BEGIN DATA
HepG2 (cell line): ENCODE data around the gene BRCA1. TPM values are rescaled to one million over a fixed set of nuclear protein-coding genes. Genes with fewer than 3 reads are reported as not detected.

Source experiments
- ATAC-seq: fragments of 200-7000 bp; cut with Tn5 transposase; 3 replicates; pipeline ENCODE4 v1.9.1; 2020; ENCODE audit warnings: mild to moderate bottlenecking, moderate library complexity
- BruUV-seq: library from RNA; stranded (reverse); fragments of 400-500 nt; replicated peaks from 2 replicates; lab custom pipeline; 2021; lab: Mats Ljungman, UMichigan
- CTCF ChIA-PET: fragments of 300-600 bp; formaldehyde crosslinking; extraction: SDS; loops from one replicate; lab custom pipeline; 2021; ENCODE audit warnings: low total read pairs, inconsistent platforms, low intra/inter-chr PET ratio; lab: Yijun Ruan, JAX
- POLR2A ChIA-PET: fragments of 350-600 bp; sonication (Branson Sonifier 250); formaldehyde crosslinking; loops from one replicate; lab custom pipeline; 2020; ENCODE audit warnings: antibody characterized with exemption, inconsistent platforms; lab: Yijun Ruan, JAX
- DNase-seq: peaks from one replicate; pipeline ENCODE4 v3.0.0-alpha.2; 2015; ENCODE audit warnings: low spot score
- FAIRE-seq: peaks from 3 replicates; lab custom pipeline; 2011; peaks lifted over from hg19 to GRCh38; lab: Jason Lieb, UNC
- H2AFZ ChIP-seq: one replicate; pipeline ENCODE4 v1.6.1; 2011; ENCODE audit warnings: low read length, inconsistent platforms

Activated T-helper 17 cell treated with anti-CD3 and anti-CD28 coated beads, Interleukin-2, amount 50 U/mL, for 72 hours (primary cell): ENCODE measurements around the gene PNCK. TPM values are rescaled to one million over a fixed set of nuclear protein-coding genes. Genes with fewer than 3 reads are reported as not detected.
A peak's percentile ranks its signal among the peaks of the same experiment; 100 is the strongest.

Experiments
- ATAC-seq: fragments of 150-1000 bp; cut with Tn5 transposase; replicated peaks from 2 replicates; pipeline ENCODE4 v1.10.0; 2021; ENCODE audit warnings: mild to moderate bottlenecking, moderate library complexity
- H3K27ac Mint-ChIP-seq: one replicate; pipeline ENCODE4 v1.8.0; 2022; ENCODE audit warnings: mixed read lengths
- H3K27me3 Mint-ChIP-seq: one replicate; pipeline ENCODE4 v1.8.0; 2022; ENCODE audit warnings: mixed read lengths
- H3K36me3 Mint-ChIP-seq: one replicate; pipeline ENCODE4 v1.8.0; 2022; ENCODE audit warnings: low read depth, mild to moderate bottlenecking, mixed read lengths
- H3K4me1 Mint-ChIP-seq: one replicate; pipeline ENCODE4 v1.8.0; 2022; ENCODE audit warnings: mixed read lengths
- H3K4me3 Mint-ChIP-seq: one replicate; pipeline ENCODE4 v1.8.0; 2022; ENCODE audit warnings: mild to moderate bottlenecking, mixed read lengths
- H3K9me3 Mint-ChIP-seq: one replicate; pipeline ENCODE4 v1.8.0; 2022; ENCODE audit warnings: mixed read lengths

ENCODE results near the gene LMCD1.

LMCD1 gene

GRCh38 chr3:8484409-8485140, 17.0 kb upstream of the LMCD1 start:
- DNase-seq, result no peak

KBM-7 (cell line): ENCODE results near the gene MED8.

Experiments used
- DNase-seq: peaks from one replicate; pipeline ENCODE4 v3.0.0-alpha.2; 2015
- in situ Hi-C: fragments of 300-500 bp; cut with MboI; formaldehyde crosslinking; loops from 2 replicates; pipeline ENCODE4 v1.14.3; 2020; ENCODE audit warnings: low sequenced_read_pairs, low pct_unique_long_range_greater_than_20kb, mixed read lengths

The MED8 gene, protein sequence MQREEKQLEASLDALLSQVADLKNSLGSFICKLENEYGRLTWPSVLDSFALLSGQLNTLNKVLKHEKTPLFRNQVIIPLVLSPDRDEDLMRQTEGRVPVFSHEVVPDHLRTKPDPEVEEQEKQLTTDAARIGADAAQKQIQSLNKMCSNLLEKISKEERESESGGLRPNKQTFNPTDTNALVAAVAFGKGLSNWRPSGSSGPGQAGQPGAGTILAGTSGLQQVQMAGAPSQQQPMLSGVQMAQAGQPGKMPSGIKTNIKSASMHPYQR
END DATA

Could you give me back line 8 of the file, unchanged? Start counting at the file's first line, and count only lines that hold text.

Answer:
- FAIRE-seq: peaks from 3 replicates; lab custom pipeline; 2011; peaks lifted over from hg19 to GRCh38; lab: Jason Lieb, UNC